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HR Data Privacy and Protection in Switzerland

With the recent enactment of the new Swiss Data Protection Act (Swiss DPA), which came into effect on September 1, 2023, HR departments in Switzerland are facing a shift in handling employee data. This updated legislation, aligning more closely with the EU’s GDPR, imposes stricter controls and heightened responsibilities on data processors and controllers, including those in HR roles. This article dissects the critical elements of the Swiss DPA, focusing on its impact on HR data privacy and protection practices, and provides actionable recommendations for HR professionals to comply with data privacy and protection standards.

  • Swiss Data Protection Regulations in the Employment Context

Switzerland’s approach to data protection, particularly in the context of HR data, is governed by two primary legal frameworks: the Swiss DPA and Code of Obligations. These laws establish the foundation for handling personal data, setting guidelines and responsibilities for organisations, including HR departments.

  • Key Principles for HR Data Management

Transparency: businesses must ensure that the collection of employee data is lawful and transparent. Employees should be informed about what data is being collected, the purpose of collection, and how it will be used.

Data Minimisation: only data that is essential for HR processes should be collected, avoiding unnecessary accumulation of personal information.

Security Measures: adequate technical and organisational measures must be implemented to protect data from unauthorised access, alteration, or destruction.

Cross-Border Data Transfers: while the Swiss DPA allows for such transfers, they must occur under strict conditions to ensure an adequate level of data protection. This often involves implementing safeguards such as Standard Contractual Clauses (SCCs) or ensuring the receiving country has data protection laws deemed adequate by Swiss standards.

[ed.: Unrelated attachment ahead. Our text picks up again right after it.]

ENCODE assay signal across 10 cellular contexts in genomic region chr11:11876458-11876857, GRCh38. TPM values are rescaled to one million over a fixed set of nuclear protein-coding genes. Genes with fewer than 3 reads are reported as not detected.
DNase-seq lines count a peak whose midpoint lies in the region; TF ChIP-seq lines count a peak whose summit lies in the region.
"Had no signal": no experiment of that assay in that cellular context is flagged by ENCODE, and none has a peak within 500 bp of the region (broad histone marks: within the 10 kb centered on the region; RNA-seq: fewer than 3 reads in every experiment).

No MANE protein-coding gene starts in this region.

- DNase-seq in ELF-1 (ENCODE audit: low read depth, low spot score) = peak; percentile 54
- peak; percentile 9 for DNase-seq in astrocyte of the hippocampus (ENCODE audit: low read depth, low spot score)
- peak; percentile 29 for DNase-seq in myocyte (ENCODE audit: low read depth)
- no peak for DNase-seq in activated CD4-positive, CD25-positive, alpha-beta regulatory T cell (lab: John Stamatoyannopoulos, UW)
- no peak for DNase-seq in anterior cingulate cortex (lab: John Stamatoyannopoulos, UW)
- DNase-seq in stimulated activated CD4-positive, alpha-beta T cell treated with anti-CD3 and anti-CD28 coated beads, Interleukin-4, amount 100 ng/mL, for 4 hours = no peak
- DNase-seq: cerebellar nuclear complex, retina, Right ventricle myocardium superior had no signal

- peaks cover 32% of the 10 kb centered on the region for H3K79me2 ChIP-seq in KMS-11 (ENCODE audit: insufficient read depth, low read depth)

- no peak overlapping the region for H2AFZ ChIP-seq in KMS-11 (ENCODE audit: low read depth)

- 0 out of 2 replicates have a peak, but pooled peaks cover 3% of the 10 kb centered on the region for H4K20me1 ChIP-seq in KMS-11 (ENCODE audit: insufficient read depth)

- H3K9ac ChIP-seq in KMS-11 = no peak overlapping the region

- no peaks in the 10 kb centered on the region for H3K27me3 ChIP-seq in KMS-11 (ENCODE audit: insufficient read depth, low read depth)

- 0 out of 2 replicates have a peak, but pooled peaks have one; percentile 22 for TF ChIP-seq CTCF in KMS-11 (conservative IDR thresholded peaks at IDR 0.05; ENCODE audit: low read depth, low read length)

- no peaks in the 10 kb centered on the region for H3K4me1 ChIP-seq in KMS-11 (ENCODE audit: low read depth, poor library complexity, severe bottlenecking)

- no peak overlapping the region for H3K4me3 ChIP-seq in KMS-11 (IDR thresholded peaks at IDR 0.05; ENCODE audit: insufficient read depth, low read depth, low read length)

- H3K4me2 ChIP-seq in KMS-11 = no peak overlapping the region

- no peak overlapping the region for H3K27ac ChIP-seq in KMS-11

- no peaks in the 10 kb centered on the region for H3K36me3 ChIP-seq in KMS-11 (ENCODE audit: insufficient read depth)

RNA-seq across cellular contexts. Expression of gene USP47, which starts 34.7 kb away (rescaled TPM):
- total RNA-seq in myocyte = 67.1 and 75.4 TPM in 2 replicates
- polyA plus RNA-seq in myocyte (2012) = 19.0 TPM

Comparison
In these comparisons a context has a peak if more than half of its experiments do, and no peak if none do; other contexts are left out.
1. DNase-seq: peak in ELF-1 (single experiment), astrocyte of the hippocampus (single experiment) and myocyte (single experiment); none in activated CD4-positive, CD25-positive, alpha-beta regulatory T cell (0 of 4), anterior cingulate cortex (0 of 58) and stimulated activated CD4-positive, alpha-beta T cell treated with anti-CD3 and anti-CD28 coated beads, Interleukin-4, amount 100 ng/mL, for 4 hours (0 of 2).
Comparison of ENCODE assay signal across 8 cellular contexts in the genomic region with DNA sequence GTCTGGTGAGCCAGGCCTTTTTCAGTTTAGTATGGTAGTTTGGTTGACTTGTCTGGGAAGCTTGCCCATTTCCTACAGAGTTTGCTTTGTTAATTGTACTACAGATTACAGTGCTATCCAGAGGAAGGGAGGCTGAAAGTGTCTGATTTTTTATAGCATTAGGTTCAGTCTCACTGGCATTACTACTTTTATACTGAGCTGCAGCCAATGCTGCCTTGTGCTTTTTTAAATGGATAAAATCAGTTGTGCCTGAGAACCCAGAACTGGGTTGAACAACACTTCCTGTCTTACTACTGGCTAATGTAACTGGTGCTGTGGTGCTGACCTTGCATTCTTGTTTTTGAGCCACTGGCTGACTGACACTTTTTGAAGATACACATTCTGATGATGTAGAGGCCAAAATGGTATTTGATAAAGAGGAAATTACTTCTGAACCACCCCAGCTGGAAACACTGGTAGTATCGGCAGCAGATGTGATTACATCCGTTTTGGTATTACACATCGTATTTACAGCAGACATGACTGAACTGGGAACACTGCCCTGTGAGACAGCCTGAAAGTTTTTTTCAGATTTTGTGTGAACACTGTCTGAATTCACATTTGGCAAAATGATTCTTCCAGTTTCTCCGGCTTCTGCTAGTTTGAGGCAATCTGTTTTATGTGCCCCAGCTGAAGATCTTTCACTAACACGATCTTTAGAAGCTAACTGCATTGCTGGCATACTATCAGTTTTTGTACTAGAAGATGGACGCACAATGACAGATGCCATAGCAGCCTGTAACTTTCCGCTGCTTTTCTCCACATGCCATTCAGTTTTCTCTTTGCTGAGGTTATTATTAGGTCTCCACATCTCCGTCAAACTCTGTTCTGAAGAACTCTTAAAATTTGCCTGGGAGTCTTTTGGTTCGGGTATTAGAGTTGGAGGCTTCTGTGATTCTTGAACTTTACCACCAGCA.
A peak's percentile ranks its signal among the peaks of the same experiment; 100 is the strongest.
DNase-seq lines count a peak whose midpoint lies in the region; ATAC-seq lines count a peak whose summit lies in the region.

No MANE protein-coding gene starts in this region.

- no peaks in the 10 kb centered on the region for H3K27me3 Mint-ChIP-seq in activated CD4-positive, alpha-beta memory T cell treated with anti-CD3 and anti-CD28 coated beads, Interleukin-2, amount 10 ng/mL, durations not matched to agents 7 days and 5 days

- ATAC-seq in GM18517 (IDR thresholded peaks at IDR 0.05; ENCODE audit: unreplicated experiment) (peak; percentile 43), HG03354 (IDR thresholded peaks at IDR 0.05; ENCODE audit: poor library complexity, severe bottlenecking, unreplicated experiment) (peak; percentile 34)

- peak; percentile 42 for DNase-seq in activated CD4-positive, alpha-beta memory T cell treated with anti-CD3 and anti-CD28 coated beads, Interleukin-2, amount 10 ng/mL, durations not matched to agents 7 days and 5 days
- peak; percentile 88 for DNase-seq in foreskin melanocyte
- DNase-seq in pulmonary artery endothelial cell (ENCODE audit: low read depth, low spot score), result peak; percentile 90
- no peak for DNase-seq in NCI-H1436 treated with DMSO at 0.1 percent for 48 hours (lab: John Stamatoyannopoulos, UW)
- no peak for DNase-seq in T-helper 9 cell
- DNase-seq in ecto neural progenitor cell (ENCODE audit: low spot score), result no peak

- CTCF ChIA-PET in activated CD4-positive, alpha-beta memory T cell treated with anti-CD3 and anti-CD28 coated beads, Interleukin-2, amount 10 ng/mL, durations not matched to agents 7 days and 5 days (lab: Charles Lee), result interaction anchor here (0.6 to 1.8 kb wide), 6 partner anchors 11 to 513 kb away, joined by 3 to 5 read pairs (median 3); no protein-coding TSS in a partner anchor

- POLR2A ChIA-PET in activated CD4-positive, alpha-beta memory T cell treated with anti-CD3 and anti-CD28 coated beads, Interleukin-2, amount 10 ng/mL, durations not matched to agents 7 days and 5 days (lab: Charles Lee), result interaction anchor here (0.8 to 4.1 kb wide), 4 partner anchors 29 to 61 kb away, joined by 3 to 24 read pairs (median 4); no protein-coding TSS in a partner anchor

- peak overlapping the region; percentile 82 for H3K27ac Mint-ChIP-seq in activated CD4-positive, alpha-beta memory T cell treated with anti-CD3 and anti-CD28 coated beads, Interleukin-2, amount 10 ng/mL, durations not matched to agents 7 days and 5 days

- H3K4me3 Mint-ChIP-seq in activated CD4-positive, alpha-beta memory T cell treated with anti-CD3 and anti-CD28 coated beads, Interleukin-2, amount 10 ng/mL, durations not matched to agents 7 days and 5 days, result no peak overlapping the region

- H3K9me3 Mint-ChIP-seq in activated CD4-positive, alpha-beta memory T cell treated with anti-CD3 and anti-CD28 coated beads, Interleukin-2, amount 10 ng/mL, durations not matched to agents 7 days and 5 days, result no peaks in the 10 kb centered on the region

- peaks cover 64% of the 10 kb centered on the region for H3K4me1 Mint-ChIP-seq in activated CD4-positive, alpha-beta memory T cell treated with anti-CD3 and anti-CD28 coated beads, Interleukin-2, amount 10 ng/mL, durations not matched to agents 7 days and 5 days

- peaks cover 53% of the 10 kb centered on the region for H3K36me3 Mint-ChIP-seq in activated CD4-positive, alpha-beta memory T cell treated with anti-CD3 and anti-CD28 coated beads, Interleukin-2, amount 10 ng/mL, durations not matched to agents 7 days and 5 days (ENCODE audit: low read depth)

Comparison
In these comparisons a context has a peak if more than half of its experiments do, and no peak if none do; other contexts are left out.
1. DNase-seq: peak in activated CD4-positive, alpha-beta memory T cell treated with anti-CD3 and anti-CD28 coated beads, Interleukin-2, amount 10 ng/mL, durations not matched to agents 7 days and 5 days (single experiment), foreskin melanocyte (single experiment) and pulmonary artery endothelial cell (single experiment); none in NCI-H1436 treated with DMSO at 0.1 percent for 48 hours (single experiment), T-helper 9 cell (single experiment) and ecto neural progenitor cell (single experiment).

Accountability and Documentation: businesses must keep detailed records of their data processing activities, demonstrating compliance with the Swiss DPA. This includes documenting the purposes of data processing, data categories, recipient categories, and data retention periods.

  • Challenges in HR Data Management

Balancing Privacy with Performance Monitoring: HR departments often face challenges in balancing data privacy with operational needs. For instance, monitoring employee performance and behaviour can clash with privacy rights.

Remote Work and Data Security: the rise of remote work has expanded the boundaries of the traditional workplace, posing unique challenges in data protection. Businesses must ensure that employee data remains secure outside the office environment.

Handling Sensitive Employee Data: HR departments often deal with sensitive data, such as health information or personal identifiers. The Swiss DPA requires special care in handling such data, and HR professionals must comply with these requirements while still fulfilling their operational roles.

Managing Employee Consent: obtaining and managing valid consent in the employment context can be challenging due to power imbalances.

  • Best Practices for HR Departments

Develop a Comprehensive Data Privacy Policy: create a detailed data privacy policy that aligns with the Swiss DPA and Code of Obligations. This policy should cover all aspects of data handling, from collection to processing, storage, and deletion. Ensure that it addresses specific types of data, such as sensitive personal data, and outlines the purposes for which data is processed.

Conduct Data Protection Impact Assessments (DPIAs): for new HR projects or changes in data processing activities, conduct DPIAs to identify and mitigate risks to employee data privacy. This proactive approach helps in addressing potential privacy issues before they become problematic.

Ensure Secure Data Processing Agreements with Third Parties: when outsourcing HR functions or using third-party services (like payroll processing or cloud storage), ensure the compliance with the Swiss DPA. Secure data processing agreements should be in place, clearly outlining the responsibilities and data protection standards expected.

Regular Compliance Audits: conduct regular audits to ensure ongoing compliance with data protection laws. These audits can help identify areas of improvement and ensure that the organisation adapts to any changes in legal requirements.


To further explore how these regulations impact your specific HR processes and to receive tailored advice, we invite you to book a 20-minute free consultation with our legal experts. This session will provide you with an opportunity to discuss your concerns and plan the best approach for your organisation’s data privacy needs.

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blank Anna Levitina

Senior Associate

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